#EndEnergyPoverty
Syndicate content

Latin America & Caribbean

Local content in extractive industries: a tool for economic diversification and sustainable development

Anita Marangoly George's picture
Photo by Dominic Chavez / World Bank

When you ask young people from developing countries what they want for their country, they often say opportunity. The next generation wants jobs and knowledge; they want to be connected to the global economy.

Extractive industries can foster these types of opportunities through investment in skills training and transfer of technology to local workers and companies. These technical skills are demanded in the global marketplace today and empower workers to expand their horizons and lower their risk of unemployment. 

We are discussing these issues today at a “Reconciling Trade and Local Content Development” conference we are co-hosting with the Mexican Ministry of Economy. This event aims to share knowledge on how investment in extractive industries can be leveraged to generate opportunities for economic diversification and employment.

When extractives companies include local business in their supply chain they foster sustainable growth and help end poverty. The most valuable contribution to long term sustainability comes from the ability of extractive industries to generate benefits through productive linkages with other sectors. The International Finance Corporation (IFC) helped make this happen in Barmer, India, where we supported a Skill Development Center that trained 7,000 people to work in the operations of Cairn Energy. Not only did this training create direct job opportunities for the local population, but the acquired skills fostered the creation of an entire eco-system of small and medium-size enterprises that provided products and services to the oil company and related sectors.

Six stories show renewable energy underpins a climate-friendly future

Andy Shuai Liu's picture

Also available in: Arabic | French | Spanish


In 2015 the world saw great momentum for climate action, culminating in a historic agreement in December to cut carbon emissions and contain global warming. It was also a year of continued transformation for the energy sector. For the first time in history, a global sustainable development goal was adopted solely for energy, aiming for: access to affordable, reliable, sustainable and modern energy for all.
 
To turn this objective into reality while mitigating climate change impacts, more countries are upping their game and going further with solar, wind, geothermal and other sources of renewable energy. As we usher in 2016, these stories from around the world present a flavor of how they are leading the charge toward a climate-friendly future.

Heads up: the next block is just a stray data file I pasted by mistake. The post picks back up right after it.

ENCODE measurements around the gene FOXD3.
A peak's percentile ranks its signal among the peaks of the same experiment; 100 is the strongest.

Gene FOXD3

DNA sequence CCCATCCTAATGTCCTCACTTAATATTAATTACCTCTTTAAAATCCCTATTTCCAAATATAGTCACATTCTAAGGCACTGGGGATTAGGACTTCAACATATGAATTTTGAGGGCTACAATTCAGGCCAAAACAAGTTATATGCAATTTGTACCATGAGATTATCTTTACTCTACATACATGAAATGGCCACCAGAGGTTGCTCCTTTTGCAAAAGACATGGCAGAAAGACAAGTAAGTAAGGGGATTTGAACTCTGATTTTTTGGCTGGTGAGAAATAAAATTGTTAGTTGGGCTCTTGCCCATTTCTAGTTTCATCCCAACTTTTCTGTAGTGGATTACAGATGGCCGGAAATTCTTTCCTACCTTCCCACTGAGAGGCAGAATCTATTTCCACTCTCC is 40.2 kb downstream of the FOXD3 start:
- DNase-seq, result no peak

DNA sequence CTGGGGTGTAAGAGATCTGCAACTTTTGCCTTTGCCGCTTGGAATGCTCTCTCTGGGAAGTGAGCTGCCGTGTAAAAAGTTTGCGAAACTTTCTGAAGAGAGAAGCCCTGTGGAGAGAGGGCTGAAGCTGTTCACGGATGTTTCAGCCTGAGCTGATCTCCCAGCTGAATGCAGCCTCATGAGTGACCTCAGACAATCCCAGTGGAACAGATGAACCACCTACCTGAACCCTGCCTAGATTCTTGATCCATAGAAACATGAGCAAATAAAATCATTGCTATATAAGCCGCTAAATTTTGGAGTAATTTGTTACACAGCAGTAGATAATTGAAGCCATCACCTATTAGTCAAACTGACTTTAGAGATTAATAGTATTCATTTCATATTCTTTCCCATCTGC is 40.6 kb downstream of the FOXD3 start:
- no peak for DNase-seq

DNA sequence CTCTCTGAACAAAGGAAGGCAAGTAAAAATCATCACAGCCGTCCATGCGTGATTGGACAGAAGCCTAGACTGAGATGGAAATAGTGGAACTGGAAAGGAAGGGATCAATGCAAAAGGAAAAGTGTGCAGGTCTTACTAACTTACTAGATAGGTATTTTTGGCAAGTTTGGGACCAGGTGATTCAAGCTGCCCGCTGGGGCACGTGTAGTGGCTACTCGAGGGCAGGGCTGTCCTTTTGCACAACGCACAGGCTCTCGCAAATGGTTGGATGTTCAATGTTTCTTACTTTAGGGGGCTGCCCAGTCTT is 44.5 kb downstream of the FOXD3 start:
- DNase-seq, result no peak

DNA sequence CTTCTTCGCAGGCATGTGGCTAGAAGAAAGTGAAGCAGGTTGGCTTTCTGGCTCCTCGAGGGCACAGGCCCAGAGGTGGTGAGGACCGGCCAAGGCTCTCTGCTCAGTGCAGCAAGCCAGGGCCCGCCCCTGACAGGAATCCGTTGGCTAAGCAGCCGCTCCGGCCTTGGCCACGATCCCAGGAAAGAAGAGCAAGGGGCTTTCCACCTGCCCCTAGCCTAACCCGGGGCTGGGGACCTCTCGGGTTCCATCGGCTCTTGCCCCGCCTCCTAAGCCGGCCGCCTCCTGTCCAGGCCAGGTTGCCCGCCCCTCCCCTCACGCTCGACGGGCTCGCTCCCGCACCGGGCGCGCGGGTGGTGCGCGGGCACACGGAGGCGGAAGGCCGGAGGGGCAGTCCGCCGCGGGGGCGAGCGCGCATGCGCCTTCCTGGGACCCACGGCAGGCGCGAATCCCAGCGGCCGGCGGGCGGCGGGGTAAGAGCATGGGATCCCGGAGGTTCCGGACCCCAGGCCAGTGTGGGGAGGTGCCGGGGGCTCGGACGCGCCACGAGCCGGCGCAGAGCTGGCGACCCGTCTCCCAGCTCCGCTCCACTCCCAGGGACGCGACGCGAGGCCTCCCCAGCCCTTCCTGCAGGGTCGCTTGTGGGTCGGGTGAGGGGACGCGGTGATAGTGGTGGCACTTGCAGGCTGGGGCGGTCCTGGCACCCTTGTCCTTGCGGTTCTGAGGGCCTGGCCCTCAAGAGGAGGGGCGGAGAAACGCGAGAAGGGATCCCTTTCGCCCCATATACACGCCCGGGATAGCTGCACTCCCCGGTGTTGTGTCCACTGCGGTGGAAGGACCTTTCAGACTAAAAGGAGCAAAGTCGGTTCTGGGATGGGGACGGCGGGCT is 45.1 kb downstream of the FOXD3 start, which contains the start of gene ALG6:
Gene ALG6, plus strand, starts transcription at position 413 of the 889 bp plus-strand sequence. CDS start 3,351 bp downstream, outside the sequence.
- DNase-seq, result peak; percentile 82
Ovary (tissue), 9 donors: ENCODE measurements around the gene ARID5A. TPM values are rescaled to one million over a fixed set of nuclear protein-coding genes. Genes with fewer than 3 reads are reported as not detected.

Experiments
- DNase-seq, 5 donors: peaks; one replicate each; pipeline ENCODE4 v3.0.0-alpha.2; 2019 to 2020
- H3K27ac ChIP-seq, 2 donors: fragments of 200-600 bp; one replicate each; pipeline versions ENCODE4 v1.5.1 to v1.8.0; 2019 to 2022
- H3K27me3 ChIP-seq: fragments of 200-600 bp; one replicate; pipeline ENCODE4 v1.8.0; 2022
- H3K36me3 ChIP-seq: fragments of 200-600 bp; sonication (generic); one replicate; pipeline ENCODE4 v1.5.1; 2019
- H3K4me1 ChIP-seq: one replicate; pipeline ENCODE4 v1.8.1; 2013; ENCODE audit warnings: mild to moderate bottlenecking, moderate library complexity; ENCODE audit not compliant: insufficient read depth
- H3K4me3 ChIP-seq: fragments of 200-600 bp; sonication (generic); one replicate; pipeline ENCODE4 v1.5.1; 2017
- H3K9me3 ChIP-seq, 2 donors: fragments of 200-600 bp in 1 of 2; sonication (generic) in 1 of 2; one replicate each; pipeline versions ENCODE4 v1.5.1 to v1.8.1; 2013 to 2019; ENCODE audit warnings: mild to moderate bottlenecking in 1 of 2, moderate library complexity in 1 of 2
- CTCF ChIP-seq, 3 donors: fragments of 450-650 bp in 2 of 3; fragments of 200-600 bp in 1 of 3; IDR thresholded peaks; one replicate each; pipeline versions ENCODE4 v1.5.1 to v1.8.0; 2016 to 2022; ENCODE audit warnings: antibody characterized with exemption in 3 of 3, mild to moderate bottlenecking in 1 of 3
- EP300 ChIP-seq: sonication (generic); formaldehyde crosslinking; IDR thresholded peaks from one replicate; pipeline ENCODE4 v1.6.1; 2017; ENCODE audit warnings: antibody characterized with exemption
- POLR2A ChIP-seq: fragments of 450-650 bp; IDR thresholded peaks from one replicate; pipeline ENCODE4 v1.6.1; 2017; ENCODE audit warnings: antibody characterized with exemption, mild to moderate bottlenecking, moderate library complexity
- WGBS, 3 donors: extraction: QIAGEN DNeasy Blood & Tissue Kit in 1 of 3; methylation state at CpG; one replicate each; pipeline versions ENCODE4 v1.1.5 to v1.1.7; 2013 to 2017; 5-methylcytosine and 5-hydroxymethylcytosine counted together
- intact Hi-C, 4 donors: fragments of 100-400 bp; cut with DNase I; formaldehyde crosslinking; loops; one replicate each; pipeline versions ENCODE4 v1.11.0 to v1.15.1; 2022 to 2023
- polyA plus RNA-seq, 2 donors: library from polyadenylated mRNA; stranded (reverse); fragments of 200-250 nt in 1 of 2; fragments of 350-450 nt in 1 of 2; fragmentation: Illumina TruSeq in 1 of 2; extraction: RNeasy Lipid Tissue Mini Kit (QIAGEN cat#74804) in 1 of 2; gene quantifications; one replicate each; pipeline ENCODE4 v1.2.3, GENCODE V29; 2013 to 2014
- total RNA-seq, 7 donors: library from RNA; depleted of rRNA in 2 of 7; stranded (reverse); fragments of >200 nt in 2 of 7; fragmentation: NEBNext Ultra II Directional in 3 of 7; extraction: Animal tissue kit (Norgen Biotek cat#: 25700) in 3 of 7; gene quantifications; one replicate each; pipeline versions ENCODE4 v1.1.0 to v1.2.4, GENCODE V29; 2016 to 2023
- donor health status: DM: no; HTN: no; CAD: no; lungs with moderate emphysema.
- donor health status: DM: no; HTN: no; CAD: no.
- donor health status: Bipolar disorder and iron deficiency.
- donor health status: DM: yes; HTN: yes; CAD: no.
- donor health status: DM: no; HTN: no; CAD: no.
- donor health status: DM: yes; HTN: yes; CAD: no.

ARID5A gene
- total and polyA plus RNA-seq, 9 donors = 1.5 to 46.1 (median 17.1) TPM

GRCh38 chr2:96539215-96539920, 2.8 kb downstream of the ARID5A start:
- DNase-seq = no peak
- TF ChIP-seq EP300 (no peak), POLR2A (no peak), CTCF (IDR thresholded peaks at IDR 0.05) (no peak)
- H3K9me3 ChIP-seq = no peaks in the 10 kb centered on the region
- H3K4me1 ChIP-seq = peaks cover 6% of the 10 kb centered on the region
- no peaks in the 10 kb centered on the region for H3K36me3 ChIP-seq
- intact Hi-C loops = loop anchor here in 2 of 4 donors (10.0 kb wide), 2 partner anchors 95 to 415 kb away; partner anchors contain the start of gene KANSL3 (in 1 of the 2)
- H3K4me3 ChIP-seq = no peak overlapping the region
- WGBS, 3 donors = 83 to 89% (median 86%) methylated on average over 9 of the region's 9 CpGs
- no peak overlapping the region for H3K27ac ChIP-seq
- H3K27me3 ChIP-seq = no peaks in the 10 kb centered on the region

World Bank Group

1: Morocco is rising to be a “solar superpower.” On the edge of the Sahara desert, the Middle East’s top energy-importing country is building one of the world’s largest concentrated solar power plants. When fully operational, the Noor-Ouarzazate power complex will produce enough energy for more than one million Moroccans and reduce the country’s dependence on fossil fuels by 2.5 million tons of oil.

Twelve energy stories you enjoyed reading in 2015

Andy Shuai Liu's picture

What are some stories that caught your attention in 2015?
 
They are ones that focus on people, data and events tied to sustainable growth, climate action and efforts to end energy poverty.
 
As we look ahead to 2016 we’d like to recap 12 popular stories that many of you read and shared in 2015. Thank you for a year of continued and growing readership. Tell us in a comment what you’d like to hear more of in the next year.  
 

Boosting clean tech to power a low-carbon future

Zhihong Zhang's picture
 
A thermo-solar power plant in Morocco. Photo by Dana Smillie / World Bank.

Global warming can be limited by reducing or avoiding greenhouse gases stemming from human activities - particularly in the energy, industry, transport, and building sectorswhich together account for over 75% of global emissions. So low carbon technologies are key to achieving mitigation while creating new economic opportunities.
 
Since 2008, the $5.3 billion Clean Technology Fund (CTF) - one of the $8.1 billion Climate Investment Funds' (CIF) four funding windows—has been partnering with multilateral development banks (MDBs), including the World Bank and the IFC, to provide concessional financing to large-scale country-led projects and programs in renewable energy, energy efficiency and sustainable transport.
 
As the world gets ready for the climate negotiations in Paris later this month, the governing bodies of CTF met in Washington D.C. MDBs, donor countries, recipient countries and civil society organizations gathered to, among other things, share the results and lessons of how the CTF is reducing greenhouse gas emissions, creating energy savings, and improving the lives of some of the world’s poorest people by creating jobs and reducing pollution.